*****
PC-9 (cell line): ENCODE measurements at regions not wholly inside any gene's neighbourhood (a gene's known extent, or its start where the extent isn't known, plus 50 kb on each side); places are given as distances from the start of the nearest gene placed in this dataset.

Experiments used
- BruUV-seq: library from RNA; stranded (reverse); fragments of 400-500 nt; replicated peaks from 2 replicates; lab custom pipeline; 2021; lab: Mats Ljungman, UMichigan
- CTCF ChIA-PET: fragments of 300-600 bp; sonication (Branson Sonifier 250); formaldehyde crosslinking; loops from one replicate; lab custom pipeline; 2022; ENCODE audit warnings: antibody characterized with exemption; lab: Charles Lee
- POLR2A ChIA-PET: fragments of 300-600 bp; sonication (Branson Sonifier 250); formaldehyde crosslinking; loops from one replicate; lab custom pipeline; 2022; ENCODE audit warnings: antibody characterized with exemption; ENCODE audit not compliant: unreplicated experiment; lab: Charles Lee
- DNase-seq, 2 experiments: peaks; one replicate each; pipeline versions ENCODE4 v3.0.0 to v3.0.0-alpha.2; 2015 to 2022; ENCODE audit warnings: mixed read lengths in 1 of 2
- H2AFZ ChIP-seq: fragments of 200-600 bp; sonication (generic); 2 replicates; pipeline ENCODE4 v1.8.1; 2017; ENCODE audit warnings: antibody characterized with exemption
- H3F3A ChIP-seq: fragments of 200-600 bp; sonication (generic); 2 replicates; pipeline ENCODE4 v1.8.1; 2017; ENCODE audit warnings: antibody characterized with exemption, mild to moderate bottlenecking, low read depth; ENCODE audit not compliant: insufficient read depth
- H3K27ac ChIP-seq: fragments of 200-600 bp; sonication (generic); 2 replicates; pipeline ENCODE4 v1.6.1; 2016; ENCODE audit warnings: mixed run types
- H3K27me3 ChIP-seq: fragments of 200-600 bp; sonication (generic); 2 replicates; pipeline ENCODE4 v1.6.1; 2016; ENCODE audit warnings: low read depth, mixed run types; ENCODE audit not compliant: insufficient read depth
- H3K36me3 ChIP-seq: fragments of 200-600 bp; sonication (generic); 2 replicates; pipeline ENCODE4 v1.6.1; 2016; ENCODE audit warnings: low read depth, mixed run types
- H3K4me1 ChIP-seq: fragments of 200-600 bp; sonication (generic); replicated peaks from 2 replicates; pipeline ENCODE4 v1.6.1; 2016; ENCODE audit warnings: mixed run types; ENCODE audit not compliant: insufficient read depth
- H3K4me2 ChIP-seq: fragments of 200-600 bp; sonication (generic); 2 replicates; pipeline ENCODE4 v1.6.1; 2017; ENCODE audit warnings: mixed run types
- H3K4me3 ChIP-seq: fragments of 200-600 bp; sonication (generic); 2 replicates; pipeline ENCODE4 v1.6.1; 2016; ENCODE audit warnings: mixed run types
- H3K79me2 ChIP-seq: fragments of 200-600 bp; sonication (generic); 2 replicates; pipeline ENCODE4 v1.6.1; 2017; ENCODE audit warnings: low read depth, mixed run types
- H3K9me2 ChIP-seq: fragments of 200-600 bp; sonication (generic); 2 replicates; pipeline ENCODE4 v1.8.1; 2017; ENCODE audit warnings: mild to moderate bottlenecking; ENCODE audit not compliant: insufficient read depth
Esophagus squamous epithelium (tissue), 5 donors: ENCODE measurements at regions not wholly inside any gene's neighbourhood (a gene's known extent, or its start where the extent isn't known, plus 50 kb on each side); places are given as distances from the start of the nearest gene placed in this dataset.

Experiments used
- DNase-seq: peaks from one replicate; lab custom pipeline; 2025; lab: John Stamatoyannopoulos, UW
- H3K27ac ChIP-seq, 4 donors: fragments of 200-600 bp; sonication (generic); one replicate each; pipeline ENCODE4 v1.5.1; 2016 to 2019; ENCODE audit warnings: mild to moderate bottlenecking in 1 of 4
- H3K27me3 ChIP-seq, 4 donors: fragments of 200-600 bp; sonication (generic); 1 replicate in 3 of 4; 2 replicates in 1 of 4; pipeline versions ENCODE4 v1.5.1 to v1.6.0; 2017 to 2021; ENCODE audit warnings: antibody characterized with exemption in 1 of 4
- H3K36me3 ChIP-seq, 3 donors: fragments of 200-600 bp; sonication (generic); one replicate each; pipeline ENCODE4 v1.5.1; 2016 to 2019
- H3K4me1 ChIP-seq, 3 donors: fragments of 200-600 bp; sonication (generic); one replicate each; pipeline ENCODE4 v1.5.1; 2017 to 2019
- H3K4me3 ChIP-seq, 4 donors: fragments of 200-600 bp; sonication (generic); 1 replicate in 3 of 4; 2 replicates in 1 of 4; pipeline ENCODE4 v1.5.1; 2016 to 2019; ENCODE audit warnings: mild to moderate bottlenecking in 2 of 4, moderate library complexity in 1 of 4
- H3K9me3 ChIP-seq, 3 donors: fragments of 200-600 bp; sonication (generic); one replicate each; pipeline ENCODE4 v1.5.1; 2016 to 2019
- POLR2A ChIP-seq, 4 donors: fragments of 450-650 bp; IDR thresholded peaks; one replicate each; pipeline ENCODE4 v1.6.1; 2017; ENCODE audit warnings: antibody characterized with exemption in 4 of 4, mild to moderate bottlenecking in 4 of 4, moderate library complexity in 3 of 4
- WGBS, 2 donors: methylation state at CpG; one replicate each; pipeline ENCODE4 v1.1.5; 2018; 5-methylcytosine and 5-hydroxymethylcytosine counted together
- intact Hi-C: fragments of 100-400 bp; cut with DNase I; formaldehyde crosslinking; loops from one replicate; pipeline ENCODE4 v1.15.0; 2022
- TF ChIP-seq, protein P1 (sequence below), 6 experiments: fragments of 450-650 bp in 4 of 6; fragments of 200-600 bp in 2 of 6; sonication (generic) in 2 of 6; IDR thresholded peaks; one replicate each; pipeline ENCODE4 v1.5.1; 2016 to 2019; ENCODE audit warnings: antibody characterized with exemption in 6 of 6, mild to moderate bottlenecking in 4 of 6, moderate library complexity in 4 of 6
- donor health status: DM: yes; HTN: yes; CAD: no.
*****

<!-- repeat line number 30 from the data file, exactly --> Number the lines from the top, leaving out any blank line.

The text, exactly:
- donor health status: DM: yes; HTN: yes; CAD: no.